Oscar Profile #533: Michelle Pfeiffer Revisited

Born April 28, 1958 in Santa Ana, California to Donna and Richard Pfeiffer, a heating and air-conditioning contractor, Michelle Pfeiffer has an older brother, Rick, and two younger sisters, Deedee and Lori, both of whom have acted. She made her acting debut in 1978 as the bombshell in the TV series, Delta House. In minor roles on both the big and small screens, she had what was supposed to be her breakthrough role in 1982’s Grease 2. Unfortunately, the film was such a critical and commercial flop that it almost stalled her career. Salvation came when Brian de Palma cast her in 1983’s Scarface opposite Al Pacino.

Pfeiffer’s career took off with starring roles opposite Jeff Goldblum in Into the Night and Rutger Hauer and Matthew Broderick in Ladyhawke, both in 1985. In 1987 she joined Cher and Susan Sarandon as one of three female stars opposite Jack Nicholson in The Witches of Eastwick and in 1988 had three high profile roles in Married to the Mob, Tequila Sunrise and Dangerous Liaisons. She earned her first Golden Globe nomination as Best Actress in a Musical or Comedy for Married to the Mob and her first Oscar nomination as Best Supporting Actress for Dangerous Liaisons. The following year she would win numerous awards including a Golden Globe for The Fabulous Baker Boys for which she received her second Oscar nomination, her first as Best Actress.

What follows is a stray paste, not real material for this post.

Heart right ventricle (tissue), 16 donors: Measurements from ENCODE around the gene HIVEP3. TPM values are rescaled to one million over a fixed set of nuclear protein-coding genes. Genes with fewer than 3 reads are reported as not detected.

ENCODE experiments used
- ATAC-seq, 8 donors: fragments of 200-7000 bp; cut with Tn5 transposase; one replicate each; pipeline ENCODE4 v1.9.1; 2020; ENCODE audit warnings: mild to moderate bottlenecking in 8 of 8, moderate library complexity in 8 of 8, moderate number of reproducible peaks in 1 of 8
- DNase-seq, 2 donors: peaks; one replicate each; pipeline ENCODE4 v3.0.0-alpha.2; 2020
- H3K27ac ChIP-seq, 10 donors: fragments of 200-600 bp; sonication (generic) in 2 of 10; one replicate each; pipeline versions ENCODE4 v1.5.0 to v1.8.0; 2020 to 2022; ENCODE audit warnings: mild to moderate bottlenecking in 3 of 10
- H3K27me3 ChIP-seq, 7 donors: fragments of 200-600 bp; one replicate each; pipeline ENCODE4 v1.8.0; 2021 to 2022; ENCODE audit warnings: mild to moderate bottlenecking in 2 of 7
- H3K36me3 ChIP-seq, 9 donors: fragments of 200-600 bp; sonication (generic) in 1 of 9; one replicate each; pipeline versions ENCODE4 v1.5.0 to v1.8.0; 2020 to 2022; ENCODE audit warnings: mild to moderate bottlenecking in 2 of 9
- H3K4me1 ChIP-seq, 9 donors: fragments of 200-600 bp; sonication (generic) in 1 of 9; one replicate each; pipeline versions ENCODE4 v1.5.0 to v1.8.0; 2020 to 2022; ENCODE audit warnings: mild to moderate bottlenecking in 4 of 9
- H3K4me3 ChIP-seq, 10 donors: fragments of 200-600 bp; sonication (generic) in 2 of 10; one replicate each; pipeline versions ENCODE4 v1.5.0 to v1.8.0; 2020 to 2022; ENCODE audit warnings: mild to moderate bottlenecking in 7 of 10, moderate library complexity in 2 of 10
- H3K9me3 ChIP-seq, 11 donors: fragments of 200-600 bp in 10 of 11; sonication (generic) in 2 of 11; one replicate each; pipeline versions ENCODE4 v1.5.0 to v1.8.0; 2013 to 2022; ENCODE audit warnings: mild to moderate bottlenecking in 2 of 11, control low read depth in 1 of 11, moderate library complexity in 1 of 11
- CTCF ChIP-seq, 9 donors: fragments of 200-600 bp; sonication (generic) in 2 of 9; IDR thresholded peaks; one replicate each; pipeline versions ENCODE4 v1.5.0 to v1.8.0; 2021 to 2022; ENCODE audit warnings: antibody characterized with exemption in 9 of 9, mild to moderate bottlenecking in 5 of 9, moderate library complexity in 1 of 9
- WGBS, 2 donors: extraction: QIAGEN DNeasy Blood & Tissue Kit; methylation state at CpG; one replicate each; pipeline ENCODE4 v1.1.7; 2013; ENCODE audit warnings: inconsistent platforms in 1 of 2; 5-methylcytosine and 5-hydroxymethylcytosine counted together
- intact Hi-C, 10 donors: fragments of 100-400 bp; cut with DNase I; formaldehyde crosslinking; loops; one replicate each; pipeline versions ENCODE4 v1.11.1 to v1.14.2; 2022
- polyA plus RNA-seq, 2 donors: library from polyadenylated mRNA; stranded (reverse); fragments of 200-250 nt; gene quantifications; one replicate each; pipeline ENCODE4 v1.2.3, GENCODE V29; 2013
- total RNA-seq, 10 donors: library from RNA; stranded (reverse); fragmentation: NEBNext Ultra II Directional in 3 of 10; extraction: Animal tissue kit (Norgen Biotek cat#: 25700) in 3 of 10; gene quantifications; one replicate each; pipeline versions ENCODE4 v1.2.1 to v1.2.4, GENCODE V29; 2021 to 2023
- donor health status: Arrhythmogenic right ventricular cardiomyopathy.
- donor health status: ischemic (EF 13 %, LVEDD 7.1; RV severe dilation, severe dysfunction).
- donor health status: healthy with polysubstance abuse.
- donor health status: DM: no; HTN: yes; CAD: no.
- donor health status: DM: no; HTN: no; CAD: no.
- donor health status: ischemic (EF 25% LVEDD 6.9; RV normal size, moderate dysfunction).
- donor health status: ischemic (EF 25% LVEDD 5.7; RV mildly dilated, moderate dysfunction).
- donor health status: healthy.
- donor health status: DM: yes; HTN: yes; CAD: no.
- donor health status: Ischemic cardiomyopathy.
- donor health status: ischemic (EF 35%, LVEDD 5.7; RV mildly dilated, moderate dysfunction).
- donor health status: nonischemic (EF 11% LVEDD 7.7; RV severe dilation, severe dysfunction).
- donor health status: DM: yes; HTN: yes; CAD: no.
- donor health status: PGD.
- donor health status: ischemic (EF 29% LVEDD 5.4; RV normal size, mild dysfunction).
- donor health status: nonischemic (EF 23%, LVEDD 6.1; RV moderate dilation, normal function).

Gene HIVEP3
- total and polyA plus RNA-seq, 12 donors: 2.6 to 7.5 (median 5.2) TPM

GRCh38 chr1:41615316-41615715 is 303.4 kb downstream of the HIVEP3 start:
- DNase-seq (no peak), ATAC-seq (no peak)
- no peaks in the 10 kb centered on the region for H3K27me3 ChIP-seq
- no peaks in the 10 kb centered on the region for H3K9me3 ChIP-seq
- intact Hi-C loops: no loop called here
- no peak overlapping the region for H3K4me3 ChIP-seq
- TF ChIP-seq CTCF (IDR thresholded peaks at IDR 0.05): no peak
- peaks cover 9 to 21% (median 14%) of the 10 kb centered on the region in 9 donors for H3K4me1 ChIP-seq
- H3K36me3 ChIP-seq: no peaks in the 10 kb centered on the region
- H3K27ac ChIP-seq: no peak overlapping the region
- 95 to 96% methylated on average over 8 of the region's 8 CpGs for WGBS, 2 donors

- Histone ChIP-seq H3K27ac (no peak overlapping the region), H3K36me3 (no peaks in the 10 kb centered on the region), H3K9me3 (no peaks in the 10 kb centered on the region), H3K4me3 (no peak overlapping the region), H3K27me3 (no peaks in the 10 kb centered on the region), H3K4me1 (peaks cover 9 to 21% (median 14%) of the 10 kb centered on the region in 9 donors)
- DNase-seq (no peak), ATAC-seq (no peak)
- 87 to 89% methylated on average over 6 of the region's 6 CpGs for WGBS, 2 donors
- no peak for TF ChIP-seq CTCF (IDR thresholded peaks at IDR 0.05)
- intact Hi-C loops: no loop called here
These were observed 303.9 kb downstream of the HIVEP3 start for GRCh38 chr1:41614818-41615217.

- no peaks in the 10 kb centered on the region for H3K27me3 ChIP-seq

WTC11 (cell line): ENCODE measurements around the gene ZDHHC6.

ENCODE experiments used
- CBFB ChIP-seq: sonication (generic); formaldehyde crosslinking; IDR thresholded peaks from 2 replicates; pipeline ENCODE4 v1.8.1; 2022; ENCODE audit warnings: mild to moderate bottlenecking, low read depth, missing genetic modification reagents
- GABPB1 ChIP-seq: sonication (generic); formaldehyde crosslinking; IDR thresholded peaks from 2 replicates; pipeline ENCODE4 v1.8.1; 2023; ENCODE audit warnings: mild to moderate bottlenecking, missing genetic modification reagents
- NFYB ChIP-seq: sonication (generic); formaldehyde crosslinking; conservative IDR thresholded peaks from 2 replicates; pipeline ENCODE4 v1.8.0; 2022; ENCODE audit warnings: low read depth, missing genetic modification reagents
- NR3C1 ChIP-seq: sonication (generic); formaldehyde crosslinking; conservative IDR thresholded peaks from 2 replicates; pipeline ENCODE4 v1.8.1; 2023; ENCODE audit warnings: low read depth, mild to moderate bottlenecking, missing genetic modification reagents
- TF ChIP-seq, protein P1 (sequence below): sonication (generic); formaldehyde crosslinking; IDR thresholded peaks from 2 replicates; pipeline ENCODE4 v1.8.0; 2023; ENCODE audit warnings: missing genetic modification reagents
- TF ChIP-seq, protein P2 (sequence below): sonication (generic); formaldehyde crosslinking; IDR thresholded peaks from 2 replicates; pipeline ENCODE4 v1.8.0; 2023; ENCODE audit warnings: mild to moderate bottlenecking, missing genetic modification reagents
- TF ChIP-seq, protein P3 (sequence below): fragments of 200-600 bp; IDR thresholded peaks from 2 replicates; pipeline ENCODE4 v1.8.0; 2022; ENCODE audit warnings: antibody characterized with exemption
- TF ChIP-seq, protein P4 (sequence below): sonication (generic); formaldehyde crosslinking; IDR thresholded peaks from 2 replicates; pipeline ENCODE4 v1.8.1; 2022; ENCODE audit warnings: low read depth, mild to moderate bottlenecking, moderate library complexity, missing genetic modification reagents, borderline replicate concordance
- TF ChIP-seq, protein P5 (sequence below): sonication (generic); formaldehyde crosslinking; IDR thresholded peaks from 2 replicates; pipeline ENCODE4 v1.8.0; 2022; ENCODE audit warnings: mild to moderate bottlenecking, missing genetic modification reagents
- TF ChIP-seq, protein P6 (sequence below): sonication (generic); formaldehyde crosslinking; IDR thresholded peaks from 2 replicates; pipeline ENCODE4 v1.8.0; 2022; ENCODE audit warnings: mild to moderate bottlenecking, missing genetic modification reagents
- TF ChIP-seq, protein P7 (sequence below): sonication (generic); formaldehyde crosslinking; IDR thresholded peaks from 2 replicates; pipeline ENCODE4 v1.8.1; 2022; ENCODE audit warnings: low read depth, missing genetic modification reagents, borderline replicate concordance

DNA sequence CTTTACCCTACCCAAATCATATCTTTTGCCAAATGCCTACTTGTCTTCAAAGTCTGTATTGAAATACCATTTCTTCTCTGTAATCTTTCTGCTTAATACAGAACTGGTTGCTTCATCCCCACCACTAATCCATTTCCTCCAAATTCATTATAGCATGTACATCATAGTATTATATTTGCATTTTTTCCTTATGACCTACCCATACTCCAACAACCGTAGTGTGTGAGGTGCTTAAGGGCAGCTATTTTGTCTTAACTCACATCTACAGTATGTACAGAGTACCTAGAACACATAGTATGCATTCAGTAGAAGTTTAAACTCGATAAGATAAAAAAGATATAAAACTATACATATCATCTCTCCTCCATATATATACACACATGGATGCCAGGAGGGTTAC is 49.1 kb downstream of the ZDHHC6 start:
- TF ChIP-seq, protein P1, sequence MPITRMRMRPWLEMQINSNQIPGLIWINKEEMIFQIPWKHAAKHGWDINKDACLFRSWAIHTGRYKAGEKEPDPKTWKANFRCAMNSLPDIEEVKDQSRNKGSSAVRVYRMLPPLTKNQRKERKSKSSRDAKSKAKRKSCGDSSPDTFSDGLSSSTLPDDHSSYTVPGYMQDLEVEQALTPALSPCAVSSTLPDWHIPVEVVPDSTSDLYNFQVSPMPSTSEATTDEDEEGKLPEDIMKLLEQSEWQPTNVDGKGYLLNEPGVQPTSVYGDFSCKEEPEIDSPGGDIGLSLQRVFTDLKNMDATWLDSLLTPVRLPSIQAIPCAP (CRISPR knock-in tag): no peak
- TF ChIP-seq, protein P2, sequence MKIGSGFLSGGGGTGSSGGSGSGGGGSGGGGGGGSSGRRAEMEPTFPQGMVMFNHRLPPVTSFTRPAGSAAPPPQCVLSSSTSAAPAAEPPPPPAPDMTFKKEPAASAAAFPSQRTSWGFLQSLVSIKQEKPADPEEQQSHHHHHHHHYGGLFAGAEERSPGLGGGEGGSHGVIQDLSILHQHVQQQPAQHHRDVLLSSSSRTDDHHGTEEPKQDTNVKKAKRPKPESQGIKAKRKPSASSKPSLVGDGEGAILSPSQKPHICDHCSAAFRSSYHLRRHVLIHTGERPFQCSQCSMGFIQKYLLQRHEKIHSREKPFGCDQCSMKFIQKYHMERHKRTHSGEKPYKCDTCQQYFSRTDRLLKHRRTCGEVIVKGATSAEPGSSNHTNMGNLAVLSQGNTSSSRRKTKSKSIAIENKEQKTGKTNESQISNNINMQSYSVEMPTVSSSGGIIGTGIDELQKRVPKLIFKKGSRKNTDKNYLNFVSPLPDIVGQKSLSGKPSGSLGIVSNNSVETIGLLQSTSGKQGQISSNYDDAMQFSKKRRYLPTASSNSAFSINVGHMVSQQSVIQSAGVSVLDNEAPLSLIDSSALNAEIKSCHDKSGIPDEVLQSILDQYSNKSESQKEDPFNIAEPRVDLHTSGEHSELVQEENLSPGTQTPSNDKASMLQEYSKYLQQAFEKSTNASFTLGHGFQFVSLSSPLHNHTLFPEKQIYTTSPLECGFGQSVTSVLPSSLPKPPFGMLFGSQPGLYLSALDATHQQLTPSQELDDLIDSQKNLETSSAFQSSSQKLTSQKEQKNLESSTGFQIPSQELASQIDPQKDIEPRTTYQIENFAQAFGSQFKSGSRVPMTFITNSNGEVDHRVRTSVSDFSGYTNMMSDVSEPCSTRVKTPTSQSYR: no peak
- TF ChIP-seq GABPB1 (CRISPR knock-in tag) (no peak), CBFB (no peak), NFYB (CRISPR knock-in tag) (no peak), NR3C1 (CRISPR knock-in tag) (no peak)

The actress would earn four more successive Golden Globe nominations for 1990’s The Russia House, 1991’s Frankie & Johnny, 1992’s Love Field and 1993’s The Age of Innocence. Only Love Field would earn her an additional Oscar nomination in a year when she was also being considered for her role as Catwoman opposite Michael Keaton in Batman Returns.